Ganoderma lucidum (Reishi mushroom) for cancer treatment

There have been an increasing number of patients diagnosed with cancer each year. Certain malignancies have been a major cause of death in some populations. People who have been diagnosed with cancer want to do everything they can to combat the disease, manage its symptoms and cope with the side effects of radio/chemotherapy. Many turn to complementary and alternative medicine. G. lucidum extract is a medication that has been widely used by traditional Chinese medicine (TCM) practitioners for this regard. It is usually recommended as an immune system support supplement in cancer treatment. Latest laboratory research and preclinical trials of G. lucidum have shown promising results of its antitumour activity. However, clinical evidence of its efficacy is sparse and a systematic review is in need to provide collective information for health-care consumers.

Our review identified and subsequently included five relevant randomised controlled trials. A total of 373 subjects were analysed. A meta-analysis was performed to pool available data from individual trials. Our results found that patients with G. lucidum extract in their anticancer regimen were 1.27 times more likely to respond to chemotherapy or radiotherapy than those without. However, the data failed to demonstrate significant effect on tumour shrinkage when it was used alone. In addition, G. lucidum could stimulate host immune functions by considerably increasing CD3, CD4 and CD8 lymphocyte percentages. Nevertheless, natural killer (NK)-cell activity, which has been suggested to be an indicator of self-defence against tumour cell, was marginally elevated. Patients in the G. lucidum group were found to have a relatively better quality of life after treatment than those in the control group. A few cases of minor side effect associated with G. lucidumtreatment including nausea and insomnia were reported.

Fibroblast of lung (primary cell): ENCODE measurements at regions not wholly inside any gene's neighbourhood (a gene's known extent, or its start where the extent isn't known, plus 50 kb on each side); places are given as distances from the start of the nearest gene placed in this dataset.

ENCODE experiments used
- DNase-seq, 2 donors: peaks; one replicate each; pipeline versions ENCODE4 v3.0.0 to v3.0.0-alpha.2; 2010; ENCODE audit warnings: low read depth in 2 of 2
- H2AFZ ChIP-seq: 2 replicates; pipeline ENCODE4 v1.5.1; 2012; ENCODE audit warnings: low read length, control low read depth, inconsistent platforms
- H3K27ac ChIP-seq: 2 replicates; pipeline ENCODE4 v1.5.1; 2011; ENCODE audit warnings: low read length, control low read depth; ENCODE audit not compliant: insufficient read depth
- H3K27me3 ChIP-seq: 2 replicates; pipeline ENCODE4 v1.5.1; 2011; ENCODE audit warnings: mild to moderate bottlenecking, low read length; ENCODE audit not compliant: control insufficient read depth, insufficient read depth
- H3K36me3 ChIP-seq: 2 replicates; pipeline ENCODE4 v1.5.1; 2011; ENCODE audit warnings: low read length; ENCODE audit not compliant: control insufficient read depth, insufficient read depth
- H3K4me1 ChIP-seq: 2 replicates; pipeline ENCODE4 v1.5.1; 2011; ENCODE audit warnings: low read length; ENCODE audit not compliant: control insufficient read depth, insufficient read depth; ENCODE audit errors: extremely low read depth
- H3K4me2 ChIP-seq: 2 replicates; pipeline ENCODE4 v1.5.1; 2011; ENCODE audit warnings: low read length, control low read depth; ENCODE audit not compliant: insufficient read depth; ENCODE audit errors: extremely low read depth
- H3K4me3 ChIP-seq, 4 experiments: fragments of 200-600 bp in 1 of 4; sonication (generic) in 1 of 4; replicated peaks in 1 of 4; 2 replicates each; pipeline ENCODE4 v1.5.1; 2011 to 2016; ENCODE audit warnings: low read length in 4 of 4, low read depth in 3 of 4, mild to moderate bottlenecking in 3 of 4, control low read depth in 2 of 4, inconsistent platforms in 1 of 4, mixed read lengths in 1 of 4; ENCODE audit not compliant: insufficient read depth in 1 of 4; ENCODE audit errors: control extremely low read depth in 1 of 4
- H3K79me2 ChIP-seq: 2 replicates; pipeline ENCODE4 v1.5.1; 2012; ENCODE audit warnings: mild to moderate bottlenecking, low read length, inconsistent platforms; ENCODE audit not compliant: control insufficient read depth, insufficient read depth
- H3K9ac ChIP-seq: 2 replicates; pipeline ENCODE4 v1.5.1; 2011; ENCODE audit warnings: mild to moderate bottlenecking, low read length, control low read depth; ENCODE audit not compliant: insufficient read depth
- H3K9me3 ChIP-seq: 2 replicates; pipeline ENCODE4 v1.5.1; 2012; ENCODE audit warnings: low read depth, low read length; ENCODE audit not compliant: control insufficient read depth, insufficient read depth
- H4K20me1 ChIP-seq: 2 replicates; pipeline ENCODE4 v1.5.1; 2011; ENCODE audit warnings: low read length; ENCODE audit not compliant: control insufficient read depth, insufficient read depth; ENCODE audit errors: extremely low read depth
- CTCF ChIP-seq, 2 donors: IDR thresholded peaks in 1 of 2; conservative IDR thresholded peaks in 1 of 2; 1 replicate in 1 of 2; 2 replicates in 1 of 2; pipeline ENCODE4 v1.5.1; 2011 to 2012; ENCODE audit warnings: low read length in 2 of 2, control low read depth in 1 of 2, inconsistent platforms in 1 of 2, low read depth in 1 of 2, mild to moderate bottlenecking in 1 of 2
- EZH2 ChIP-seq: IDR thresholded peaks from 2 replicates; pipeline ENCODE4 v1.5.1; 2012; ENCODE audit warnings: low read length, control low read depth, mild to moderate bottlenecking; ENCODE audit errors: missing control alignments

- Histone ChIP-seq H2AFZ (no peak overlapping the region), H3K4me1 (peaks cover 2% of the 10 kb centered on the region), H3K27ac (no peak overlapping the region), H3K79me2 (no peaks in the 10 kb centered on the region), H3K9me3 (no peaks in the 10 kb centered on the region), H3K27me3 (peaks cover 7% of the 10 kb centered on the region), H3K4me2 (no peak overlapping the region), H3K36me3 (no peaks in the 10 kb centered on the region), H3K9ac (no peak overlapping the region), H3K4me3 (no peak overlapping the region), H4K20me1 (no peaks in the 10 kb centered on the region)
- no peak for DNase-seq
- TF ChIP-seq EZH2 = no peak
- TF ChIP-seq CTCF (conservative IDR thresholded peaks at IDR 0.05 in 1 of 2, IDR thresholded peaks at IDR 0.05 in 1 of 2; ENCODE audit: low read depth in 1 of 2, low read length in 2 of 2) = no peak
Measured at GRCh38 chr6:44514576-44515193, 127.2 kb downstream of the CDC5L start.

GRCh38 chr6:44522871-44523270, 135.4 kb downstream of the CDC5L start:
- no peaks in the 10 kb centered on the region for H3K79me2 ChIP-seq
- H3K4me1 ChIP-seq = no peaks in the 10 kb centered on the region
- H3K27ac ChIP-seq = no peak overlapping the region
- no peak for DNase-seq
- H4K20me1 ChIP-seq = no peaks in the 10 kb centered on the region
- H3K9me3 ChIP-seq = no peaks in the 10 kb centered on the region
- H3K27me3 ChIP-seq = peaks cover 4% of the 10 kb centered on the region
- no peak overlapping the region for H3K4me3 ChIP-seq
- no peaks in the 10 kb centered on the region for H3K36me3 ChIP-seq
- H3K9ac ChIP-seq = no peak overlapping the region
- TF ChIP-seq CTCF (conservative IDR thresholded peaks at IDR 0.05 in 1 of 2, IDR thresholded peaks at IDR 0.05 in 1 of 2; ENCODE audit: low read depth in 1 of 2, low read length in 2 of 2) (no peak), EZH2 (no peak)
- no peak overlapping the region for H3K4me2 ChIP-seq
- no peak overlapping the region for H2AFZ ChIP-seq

There are limitations of the results from this systematic review. First, most included studies were small and there were concerns on the methodological quality of individual trials. Second, all participants in the individual trials were recruited from the Chinese population. Together, the robustness and applicability of the results were largely affected.

However, G. lucidum could be administered as an alternative adjunct to conventional treatment in consideration of its potential of enhancing tumour response and stimulating host immunity. G. lucidum was generally well tolerated by most participants with only a scattered number of minor adverse events. No major toxicity was observed across the studies. Although there were few reports of harmful effect of G. lucidum, the use of its extract should be judicious, especially after thorough consideration of cost-benefit and patient preference. Future studies should put emphasis on the improvement in methodological quality and further clinical research on the effect of G. lucidum on cancer long-term survival are needed. An update to this review will be performed every two years.

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